1. False!!! Col. Dailley was not a knowledgable sheep man. He was very talented in many, many other ways, but felt lost on how to manage the sheep when they got to Canada. For example, he was not a knitter or spinner. He didn't know how to feed, fence, or breed them. He also didn't know how to deal with the fleeces. Having been told the fiber from Shetland's was "too long for machinery", the fleeces ended up in his garage for years...and his wife lost her car's parking spot! These experiences can be found in the memoirs of the couple who brought most of his Shetland sheep to the United States...people who had worked very closely with the Dailleys over a period of years. Here at our farm, we are very thankful the Dailley's were willing to commit such a large part of their lives to an animal they knew little about! They did not have an easy time. Thank you, thank you, thank you!!!

2. False! Some people have actually tried to spread this rumor!

3. False! The judge's packet that was thrown out WAS. Crazy! 'nough said.

4. False! Mr. Bowie himself has written that if the tips are blocky, it's NOT Shetland.

5. False! Another rumor some people work hard to propagate.

6. False! Sigh! This one is really shocking!

7. False! Sigh again!

8. False! WHERE are we going as breeders?!? A good, level topline on many kinds of livestock is well known as more than cosmetic, but essential for good health and fitness of a breed. So why are Shetland breeders going so backwards??? Cull sheep with ski-slope or satellite dish backs. Do not breed them!

9. False! This one goes along with question 18.

10. False! ....and all that tasty stuff in those single serving wrappers is healthy for you!

11. False! This one IS fascinating! Color is a tough one, and even the longtime breeders that kept these sheep for centuries sometimes had trouble with color descriptions. This is a beautifully diverse breed. We embrace that diversity, and love all the surprises!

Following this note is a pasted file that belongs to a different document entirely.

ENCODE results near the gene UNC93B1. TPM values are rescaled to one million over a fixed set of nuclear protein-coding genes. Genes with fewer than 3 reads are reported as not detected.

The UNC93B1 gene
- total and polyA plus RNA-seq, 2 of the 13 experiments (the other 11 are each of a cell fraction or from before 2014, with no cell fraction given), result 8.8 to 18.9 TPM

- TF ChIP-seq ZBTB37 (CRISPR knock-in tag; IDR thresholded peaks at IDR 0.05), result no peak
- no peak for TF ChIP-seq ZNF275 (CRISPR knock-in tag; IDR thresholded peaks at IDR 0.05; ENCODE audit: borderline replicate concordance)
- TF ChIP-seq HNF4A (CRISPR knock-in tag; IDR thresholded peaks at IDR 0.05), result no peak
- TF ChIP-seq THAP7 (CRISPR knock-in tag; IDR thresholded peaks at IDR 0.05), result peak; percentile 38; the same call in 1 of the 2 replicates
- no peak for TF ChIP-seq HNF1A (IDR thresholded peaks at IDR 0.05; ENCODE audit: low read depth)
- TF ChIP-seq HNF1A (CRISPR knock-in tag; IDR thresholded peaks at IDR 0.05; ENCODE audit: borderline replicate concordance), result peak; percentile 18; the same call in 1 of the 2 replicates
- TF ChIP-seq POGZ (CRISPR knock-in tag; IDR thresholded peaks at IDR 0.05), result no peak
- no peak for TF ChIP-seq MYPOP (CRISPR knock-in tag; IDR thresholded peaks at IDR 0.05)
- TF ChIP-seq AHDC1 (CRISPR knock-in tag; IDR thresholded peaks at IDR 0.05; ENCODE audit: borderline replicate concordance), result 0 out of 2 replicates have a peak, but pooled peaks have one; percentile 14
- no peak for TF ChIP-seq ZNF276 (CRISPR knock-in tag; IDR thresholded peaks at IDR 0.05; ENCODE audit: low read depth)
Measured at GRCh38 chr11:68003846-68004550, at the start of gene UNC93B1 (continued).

12. False! Hand! Hand is the way to select a Shetland fleece. HAND! HAND! Put it in your HANDS!

13. False! As university and fleece experts will very happily chirp over, and over, and over, and over again....your micron test is just ONE MOMENT in time. Your fleece changes daily.

14. False! This rumor is REALLY crazy!

15. False! Our approach to this question is this: I think the Shetlanders knew what they were doing! THEY protected the sheep. THEY made them famous! Who am I to amend that or change it?? The textiles mean everything. They are the words on the pages of the Shetland sheep story.

15.a. False! Oh boyohboyohboy! I better not get started on this one! (Does not the chef taste their creations??)

16. FALSE!

17. FALSEFALSEFALSE!!! Wheely Wooly Farm will continue to breed the sheep she knew and loved, whether NASSA is on board with us, nor not.

18. False! Don't believe it? Check out the Shetland Textile Museum's video on youtube. Watch for the looms. The museum is near the dock in Lerwick, Shetland's famous port where so many textile products were traded or sold over the centuries. The wonderful spinner in the video is spinning on the same wheel I use. Go watch it! You're in for a treat!!

19. giggle, giggle....FALSE! The islands received 54 days of gale force winds last year. That's typical. It's mild, wet, and it's windy. How many different ways can you describe precipitation? Think Lenice Bell's "bums to the wind"..."bums to the wind"...."bums to the wind". It's a clue.

20. False! Shetlands have SWEET personalities and are very friendly and easy to handle, unless you look like Big Foot to them!

That's all of them! Hey!...they are all false...silly me! :) (Ok, I did that on purpose.) We hope you enjoyed the first ever Shetland Sheep Quiz! Remember, Shetland sheep are personable, sweet little things with exceptionally soft, drapey fleeces that hang to their knees! They are for spinning, spinning, spinning. They make the most sensational knitting yarn! It's for wearing, wearing, wearing!!! Put some Shetland fleece in YOUR hands today!